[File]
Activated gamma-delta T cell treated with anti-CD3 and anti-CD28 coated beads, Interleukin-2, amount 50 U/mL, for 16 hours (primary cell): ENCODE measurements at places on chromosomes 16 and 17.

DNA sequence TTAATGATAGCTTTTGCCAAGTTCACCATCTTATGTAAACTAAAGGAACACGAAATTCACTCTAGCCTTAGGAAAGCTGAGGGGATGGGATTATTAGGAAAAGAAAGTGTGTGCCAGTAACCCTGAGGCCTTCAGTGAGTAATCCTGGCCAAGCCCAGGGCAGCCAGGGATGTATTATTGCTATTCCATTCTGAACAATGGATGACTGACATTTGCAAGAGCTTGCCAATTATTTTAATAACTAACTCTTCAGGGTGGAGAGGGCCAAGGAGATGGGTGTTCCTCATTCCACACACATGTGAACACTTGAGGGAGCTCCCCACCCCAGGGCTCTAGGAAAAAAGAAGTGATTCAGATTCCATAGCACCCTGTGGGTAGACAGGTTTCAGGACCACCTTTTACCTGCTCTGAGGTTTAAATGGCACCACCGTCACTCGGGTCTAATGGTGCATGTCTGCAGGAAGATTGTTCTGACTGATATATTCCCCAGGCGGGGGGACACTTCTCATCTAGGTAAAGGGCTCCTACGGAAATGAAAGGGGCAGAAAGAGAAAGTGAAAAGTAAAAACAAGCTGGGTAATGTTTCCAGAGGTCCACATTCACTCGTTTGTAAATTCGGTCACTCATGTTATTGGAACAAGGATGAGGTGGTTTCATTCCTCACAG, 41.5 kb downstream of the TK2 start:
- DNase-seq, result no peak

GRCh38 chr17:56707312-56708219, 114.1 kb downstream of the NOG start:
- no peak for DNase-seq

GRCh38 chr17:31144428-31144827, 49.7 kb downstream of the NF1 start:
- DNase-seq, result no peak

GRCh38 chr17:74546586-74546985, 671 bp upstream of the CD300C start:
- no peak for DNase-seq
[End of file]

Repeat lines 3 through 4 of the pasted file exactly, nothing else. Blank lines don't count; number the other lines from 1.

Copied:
- DNase-seq, result no peak

GRCh38 chr17:56707312-56708219, 114.1 kb downstream of the NOG start: